Title:
Widget execution device and associated application for use therewith
Kind Code:
A1


Abstract:
A method of controlling a widget execution device configured for use with a television includes: using a control application on a mobile terminal to wirelessly identify one or more widgets in a data network environment, such that the one or more widgets are suitable for download to the widget execution device; and using the control application to cause the download of the one or more widgets to the widget execution device. The method may - involve identifying the one or more widgets on a remote server, the remote server being in communicable relation with the widget execution device; and causing the download of the one or more widgets by selecting the one or more widgets.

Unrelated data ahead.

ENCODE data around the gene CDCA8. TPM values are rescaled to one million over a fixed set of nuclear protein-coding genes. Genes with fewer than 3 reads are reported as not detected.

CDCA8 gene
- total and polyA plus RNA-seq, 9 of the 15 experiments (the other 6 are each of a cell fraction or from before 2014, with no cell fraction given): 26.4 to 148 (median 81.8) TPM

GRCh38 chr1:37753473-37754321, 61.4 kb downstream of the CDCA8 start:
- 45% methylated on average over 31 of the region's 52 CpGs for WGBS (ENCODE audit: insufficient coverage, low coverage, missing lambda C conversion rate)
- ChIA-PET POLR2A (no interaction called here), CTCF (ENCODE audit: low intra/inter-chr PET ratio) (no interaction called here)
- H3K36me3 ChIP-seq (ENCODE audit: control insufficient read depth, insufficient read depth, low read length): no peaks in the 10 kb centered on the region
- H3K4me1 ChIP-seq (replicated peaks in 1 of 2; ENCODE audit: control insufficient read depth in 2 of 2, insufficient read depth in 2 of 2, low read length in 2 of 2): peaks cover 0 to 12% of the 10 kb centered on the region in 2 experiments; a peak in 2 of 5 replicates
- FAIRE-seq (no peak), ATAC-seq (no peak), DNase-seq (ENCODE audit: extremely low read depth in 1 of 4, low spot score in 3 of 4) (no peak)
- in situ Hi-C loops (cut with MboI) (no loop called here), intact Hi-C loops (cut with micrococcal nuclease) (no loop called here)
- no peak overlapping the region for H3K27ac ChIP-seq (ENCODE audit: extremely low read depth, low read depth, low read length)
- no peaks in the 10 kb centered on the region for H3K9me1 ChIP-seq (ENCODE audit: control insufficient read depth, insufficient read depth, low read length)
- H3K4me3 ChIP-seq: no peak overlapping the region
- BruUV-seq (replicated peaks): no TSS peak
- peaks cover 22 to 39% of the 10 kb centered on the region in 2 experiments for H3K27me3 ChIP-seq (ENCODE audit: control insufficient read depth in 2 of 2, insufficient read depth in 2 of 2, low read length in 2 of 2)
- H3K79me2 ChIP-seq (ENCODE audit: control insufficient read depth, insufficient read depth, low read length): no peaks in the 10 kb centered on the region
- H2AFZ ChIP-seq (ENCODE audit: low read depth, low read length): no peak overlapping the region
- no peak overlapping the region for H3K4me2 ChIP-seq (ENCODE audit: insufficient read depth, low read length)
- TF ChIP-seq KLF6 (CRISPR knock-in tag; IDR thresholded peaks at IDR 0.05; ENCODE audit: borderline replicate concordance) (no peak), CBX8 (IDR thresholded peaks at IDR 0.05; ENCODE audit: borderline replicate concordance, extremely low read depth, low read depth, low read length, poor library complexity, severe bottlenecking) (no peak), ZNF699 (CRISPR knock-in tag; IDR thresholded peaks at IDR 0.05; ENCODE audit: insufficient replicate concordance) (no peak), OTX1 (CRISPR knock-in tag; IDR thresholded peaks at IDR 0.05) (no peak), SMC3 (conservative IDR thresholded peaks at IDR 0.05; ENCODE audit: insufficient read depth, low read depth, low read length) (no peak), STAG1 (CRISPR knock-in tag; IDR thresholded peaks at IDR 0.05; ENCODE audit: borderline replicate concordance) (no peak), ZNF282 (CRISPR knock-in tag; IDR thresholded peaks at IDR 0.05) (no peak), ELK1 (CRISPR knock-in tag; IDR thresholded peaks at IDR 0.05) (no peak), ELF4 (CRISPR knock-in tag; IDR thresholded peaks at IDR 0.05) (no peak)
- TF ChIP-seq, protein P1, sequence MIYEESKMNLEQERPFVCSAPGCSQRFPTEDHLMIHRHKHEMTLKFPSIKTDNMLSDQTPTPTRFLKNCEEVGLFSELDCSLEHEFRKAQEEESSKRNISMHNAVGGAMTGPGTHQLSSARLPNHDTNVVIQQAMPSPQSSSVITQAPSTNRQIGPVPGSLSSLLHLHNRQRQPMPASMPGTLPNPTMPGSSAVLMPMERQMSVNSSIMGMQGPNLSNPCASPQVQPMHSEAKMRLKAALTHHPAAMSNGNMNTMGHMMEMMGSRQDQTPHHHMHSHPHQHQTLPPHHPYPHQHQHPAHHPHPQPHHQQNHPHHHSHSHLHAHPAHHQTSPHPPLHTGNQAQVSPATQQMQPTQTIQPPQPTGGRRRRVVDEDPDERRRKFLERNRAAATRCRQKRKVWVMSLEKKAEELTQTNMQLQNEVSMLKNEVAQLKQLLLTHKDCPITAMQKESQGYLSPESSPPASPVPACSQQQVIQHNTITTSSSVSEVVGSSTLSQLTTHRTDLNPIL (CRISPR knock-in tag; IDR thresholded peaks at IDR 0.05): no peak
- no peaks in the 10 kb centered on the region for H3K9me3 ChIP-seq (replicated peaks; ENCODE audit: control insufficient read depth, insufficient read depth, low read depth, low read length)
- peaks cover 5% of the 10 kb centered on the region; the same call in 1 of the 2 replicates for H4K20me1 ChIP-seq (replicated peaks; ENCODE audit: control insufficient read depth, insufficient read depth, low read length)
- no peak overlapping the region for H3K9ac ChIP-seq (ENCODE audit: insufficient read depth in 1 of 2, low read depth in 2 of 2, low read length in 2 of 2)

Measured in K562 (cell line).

Inventors:
Irwin, James (Newbury, GB)
Pollington, David (Newbury, GB)
Application Number:
12/462785
Publication Date:
02/18/2010
Filing Date:
08/07/2009
Primary Class:
Other Classes:
709/219
International Classes:
G06F15/16; H04N5/00; H04N7/24
View Patent Images:
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Primary Examiner:
VU, VIET D
Attorney, Agent or Firm:
Workman Nydegger (Salt Lake City, UT, US)
Claims:
What is claimed is:

1. A method of controlling a widget execution device configured for use with a television, the method comprising: using a control application on a mobile terminal to identify at least one widget in a data network environment to be downloaded to the widget execution device; and using the control application to cause the download of the at least one widget to the widget execution device.